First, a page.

How to Transition to Minimalist Running Shoes
+ Goals to Work Towards and an Action Plan to Follow

It takes time to transition to minimalist running shoes. After years of running in toe-binding  PECH (pronation control elevated cushioned heel) shoes, your feet muscles can become very weak.

Transition to Minimalist Running Shoes

It's time to change that and running in a more minimalist style shoe can help!

Before you jump right into minimalist or barefoot shoes I want you to work on the following 5 goals step by step so that you can gradually transition to minimalist running shoes.

Follow these steps in order to ensure that your feet adapt properly to running in a pair of minimalist shoes. Jumping straight into minimalist running could have severe impact on your feet, leg muscles and running especially if you are used to running in a very cushioned shoe! 

Here are your goals to work towards as you begin this transition to minimalist shoes. We will discuss each one in depth on this page:

  1. Strengthen your feet and arch muscles.
  2. Increase your proprioception
  3. Strengthen the balancing capacity of your toes but especially your big toe (the abductor hallucis muscle)
  4. Practice your running form.

And last but not least...

       5. Buy the right shoes! 

Let's now look at each one of these in a little more depth and talk about how to go about reaching each specific goal.

Following this will be a transition program to guide you.

You need to start working on these goals though before you start actually transitioning.

Start today! Then start looking for your minimalist running shoes so that you are prepared to start running minimally when they arrive!

You can find my list of the best minimalist running shoes for both men and women here. 

Related: 12 Best Running Shoes to Try in 2024

Step by step plan to help you transition to minimalist running shoes:

1. Strengthen your feet muscles.

Running in minimalist shoes or bare feet will naturally strengthen your foot muscles.

However before you jump right into the transition to minimalist running shoes, you will want to help your feet adapt smoothly by doing some strengthening exercises.

Here are a few I suggest that will start the toughening up process:

  • Calf Raises - rise up on your tip toes and then lower. Do this about 10 times, for 2-3 sets. They can also be done on a step or incline.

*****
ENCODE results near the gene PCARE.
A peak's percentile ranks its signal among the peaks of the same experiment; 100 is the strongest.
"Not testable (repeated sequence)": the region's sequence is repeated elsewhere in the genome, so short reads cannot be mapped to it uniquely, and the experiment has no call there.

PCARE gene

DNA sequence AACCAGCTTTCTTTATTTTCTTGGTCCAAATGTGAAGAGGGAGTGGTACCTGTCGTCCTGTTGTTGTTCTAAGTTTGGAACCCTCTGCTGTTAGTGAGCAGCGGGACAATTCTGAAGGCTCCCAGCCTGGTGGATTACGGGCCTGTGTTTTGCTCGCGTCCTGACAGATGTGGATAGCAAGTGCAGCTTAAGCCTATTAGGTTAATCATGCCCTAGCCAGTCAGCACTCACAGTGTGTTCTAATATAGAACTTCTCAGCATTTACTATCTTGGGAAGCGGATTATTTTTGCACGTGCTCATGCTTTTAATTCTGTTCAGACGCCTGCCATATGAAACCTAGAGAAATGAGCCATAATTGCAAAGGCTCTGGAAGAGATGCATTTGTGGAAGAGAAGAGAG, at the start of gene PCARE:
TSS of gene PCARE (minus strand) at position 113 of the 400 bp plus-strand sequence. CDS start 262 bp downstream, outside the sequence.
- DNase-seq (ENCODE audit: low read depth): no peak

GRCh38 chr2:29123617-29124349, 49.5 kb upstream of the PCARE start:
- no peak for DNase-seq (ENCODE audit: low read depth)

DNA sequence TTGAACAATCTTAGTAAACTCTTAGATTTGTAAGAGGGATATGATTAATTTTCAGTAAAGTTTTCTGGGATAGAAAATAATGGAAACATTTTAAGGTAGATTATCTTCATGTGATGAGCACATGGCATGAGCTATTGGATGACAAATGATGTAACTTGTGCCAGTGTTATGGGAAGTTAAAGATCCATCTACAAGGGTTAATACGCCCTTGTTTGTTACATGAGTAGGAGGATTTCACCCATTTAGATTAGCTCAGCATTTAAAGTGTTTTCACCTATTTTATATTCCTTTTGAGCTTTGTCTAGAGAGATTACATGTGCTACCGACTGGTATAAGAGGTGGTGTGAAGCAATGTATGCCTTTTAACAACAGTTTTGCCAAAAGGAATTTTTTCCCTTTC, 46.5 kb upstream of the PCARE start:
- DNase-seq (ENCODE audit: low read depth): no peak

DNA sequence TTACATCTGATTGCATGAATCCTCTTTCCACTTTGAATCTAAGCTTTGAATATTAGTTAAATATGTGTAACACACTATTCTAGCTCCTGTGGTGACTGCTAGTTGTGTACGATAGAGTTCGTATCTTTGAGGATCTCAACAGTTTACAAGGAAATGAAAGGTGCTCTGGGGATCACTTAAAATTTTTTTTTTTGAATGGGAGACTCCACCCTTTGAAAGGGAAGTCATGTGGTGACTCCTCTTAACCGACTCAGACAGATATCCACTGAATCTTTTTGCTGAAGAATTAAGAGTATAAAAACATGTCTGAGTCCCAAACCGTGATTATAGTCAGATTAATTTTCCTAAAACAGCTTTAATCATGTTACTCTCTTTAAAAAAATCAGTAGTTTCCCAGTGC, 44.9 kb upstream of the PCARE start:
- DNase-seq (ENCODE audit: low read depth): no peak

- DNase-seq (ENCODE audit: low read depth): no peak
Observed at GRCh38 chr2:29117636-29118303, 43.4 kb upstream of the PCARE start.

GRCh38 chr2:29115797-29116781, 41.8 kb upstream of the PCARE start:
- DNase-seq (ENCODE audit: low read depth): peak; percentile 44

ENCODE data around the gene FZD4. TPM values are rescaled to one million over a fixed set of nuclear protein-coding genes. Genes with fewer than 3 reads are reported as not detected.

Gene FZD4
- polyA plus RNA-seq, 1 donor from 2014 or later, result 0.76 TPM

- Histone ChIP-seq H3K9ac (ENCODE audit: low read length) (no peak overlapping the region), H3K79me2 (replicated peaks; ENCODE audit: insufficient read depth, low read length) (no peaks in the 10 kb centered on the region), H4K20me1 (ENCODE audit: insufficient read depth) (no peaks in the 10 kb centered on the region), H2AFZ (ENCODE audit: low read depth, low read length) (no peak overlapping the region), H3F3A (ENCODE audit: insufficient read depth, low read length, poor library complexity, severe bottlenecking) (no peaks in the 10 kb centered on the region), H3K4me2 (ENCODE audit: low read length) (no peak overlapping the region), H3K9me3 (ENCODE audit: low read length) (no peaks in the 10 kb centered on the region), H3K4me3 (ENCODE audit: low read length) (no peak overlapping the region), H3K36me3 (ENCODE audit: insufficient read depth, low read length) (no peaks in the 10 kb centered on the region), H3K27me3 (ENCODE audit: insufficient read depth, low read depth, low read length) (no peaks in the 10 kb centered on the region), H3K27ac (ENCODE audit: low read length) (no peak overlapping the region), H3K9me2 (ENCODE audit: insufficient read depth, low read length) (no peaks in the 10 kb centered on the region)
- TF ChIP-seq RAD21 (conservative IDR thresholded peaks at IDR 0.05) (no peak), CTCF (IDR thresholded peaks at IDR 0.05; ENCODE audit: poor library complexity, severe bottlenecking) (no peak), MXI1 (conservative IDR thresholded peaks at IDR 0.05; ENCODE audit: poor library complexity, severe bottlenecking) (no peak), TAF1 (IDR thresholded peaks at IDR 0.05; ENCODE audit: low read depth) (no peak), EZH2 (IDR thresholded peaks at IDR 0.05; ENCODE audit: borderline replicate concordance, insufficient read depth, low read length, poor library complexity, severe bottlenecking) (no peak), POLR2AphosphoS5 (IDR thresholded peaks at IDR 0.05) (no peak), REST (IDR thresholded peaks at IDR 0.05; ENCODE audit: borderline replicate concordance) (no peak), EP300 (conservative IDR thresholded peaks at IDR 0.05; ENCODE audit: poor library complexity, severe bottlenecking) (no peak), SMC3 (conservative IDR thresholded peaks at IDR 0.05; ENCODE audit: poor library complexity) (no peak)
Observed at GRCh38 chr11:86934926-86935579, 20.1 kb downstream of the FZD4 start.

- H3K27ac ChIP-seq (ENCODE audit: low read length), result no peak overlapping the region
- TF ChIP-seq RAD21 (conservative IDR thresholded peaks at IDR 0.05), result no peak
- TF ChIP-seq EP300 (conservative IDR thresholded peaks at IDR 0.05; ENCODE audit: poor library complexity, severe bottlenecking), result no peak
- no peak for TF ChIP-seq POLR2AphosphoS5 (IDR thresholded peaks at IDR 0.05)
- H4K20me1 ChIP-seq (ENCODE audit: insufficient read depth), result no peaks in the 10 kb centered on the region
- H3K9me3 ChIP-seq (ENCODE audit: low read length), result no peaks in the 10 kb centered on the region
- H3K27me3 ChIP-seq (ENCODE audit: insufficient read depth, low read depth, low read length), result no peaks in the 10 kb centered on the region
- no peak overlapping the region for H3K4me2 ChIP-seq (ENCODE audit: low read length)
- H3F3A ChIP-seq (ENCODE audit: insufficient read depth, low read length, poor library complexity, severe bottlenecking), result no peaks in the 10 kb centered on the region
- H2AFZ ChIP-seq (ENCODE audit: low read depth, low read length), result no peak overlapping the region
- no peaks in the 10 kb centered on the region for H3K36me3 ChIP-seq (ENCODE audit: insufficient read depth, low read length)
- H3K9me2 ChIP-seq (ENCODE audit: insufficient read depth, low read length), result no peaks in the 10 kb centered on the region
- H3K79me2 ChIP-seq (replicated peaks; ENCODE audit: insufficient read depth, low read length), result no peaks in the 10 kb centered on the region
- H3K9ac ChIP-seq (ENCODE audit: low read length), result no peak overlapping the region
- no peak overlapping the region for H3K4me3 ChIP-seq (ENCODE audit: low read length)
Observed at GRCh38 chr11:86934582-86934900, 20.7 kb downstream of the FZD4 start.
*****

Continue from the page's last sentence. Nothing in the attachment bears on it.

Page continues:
• Dorsiflexion and Plantarflexion Movements (simply point and flex your foot at the ankle). This is a great strengthening exercise to do when you are sitting and also improves circulation for those with desk jobs.

  • Walk around barefoot whenever you can. Around the house is a great way to start the transition to minimalist running shoes. It gets your feet used to their natural movements and begins process of forming callouses so that you can endure running without that extra cushioning. 

  • If you are already walking around in bare feet around the house, next try picking things up with your feet. Try easy things like a pencil.

  • Point toes then curl and contract very hard and hold for 10 seconds. This may actually hurt a bit at first because your feet muscles are weak.
  • To strengthen your arches remember: an arch support will not strengthen your arches since the support is doing all the work. Therefore first try to weed out shoes that do have arch supports. Next try this exercise: arch your foot up into a dome shape, holding it for 10-15 seconds and then relaxing. Repeat 3-5 times. You may feel your foot start to cramp. That's ok! Its that weakness screaming on its way out. 

2. Gain balance (AND) 3. increase proprioception.

Strengthen the balancing capacity of your toes but especially your big toe (the abductor hallucis muscle) is extremely important in running minimally. 

The toes will be doing the job of giving support, balance and help in dispersing impact forces so we want these little piggys to be strong! 

Balancing exercises will also help to stabilize your joints and increase your natural running gait.

Here are some suggestions to reach this goal:

  • Do some Youtube video workouts barefoot. (My personal favorites are Fitness Blenders and PopSugar Fitness videos) Since these videos can be done in the comfort of your home they are great to do barefoot since you know what's on your floors and don't have to worry about what you might run into. Doing them barefoot would increase your balance, stability, and proprioception. 

  • The Wobble or Balance board is an excellent tool to use to increase your balance and also helps to strengthen your feet. They are great for gaining strength, balance, and injury prevention. Plus you can find lots of detailed workouts for the balance board on Pinterest.
  • Buy a pair of toe spacers. Spacers will help guide your toes apart from each other to help undo the damage of binding that have been placed on the feet due to years of improper shoes and constrictive socks. Correct Toes designed by Dr. Ray McClanahan, does exactly this and was designed with runners in mind. Although the reviews are positive they are a little expensive. It seems that some people have seen results with these toe spacers You will want to make sure that your shoes have enough room in the toe box to allow for Toe spacers. All the ones that I recommend though should have enough room if not you may just need to order your size in wide. Toe socks have also been recommended to help in separating the toes. Dr. McClanahan recommends these Injinji toe socks which also can be worn with the Correct Toes Product or just by themselves with your shoes to help with separation.